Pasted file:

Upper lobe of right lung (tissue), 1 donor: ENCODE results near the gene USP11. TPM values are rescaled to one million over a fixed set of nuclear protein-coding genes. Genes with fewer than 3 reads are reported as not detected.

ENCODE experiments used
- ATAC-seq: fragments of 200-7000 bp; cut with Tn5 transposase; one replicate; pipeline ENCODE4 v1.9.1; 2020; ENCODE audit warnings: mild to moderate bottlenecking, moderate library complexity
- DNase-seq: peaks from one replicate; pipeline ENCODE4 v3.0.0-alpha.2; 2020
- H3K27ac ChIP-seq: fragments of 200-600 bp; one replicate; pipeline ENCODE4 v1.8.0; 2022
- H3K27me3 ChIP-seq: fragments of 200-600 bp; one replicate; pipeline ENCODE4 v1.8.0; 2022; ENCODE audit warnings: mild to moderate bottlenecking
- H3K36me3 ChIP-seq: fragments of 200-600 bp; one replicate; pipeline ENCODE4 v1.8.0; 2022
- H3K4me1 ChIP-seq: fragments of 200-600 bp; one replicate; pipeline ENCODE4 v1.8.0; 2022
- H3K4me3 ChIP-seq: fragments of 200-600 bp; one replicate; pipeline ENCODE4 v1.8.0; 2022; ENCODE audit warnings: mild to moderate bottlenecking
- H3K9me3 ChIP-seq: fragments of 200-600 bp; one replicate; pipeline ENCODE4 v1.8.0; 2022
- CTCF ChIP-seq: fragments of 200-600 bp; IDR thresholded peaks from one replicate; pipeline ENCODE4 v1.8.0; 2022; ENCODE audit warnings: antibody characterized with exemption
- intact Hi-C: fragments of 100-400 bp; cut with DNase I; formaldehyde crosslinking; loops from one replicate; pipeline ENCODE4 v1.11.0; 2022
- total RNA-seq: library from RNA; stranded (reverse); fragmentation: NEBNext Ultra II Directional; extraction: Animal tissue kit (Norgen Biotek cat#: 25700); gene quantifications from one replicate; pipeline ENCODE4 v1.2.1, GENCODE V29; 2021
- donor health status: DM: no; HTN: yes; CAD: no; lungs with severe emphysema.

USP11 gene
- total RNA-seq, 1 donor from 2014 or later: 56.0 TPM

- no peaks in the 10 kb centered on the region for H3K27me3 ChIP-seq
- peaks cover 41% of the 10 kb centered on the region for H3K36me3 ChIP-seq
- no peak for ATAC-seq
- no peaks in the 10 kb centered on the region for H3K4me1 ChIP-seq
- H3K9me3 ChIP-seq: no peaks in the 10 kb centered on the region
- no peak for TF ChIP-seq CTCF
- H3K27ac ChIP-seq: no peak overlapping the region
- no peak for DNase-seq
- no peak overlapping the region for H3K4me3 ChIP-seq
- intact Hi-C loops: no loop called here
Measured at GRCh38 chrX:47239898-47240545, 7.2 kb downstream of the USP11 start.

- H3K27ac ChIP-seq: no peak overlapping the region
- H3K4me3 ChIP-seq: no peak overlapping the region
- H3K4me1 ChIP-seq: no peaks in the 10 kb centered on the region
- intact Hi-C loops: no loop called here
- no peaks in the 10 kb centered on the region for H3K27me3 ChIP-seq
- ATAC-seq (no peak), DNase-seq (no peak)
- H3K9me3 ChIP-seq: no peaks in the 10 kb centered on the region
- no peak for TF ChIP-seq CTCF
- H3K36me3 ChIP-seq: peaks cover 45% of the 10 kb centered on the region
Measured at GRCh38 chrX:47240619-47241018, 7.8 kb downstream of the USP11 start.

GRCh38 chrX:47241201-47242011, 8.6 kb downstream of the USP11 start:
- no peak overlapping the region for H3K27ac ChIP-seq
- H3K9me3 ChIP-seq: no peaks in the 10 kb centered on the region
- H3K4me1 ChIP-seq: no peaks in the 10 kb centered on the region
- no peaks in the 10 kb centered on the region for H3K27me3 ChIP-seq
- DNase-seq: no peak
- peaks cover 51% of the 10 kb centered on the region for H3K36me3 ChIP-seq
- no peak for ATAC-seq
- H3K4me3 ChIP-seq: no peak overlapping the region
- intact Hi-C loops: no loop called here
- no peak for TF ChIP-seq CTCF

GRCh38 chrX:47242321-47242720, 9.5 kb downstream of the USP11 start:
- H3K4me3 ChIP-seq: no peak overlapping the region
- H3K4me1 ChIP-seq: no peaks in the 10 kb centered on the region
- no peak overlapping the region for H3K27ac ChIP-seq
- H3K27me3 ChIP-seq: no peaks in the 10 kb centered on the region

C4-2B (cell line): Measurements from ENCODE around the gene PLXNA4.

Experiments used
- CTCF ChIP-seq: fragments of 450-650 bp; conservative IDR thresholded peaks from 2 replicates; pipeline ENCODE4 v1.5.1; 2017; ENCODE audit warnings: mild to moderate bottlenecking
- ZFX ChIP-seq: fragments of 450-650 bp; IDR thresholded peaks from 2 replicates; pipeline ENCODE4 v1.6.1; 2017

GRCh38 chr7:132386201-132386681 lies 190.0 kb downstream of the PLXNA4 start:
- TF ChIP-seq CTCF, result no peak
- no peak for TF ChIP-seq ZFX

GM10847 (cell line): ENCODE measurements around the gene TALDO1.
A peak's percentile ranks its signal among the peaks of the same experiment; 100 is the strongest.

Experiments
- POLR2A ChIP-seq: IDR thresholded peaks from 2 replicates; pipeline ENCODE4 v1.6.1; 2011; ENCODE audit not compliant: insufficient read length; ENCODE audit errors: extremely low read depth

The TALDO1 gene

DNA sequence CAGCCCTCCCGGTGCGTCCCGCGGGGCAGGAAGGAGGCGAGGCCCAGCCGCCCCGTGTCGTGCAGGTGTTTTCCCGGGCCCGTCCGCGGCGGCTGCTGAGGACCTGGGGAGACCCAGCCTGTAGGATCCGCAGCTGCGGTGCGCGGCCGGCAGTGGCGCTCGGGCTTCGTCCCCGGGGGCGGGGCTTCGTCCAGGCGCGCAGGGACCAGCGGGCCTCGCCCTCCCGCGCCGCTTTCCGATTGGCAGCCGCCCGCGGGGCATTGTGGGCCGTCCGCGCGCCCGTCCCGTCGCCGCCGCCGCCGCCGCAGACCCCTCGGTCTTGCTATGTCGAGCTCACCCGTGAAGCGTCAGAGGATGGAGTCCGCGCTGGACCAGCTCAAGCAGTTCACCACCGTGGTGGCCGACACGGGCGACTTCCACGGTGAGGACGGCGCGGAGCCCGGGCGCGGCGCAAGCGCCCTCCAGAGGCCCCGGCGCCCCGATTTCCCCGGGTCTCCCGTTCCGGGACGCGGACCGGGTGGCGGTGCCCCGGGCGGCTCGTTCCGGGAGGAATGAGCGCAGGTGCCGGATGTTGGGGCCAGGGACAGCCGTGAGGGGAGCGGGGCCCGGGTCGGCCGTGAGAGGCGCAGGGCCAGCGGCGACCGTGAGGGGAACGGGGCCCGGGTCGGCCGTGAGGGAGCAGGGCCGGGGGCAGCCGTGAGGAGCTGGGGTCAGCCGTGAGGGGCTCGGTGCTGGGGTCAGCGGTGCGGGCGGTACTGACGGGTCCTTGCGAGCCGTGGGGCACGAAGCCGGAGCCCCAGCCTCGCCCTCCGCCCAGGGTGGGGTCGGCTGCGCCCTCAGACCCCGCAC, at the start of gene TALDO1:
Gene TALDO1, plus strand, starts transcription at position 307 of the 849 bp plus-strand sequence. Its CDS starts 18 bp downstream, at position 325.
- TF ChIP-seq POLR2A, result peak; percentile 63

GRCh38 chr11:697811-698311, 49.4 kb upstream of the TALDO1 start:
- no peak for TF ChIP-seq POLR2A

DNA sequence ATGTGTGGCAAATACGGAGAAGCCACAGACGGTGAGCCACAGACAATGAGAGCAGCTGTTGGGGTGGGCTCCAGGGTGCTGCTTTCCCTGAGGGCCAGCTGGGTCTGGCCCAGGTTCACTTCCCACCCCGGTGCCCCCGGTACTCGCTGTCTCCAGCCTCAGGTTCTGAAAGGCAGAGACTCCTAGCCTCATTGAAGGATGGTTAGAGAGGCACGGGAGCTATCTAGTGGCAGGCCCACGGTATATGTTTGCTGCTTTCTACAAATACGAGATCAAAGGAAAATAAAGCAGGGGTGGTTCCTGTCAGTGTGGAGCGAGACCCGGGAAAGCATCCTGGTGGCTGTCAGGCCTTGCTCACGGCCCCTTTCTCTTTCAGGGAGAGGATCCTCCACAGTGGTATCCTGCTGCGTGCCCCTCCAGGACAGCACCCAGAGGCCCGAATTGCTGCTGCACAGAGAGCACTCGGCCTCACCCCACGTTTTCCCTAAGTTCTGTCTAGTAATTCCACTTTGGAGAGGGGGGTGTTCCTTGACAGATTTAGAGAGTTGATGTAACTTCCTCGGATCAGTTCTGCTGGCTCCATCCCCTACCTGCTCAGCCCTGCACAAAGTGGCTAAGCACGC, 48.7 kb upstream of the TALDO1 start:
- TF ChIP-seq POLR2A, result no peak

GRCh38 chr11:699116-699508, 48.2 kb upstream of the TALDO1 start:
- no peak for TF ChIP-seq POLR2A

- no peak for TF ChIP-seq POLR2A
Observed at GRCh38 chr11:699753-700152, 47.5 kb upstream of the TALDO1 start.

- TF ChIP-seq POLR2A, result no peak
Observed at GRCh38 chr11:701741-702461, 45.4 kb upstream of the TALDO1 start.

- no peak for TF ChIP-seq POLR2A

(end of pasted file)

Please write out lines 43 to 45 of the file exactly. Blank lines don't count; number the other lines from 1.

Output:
- DNase-seq: no peak
- peaks cover 51% of the 10 kb centered on the region for H3K36me3 ChIP-seq
- no peak for ATAC-seq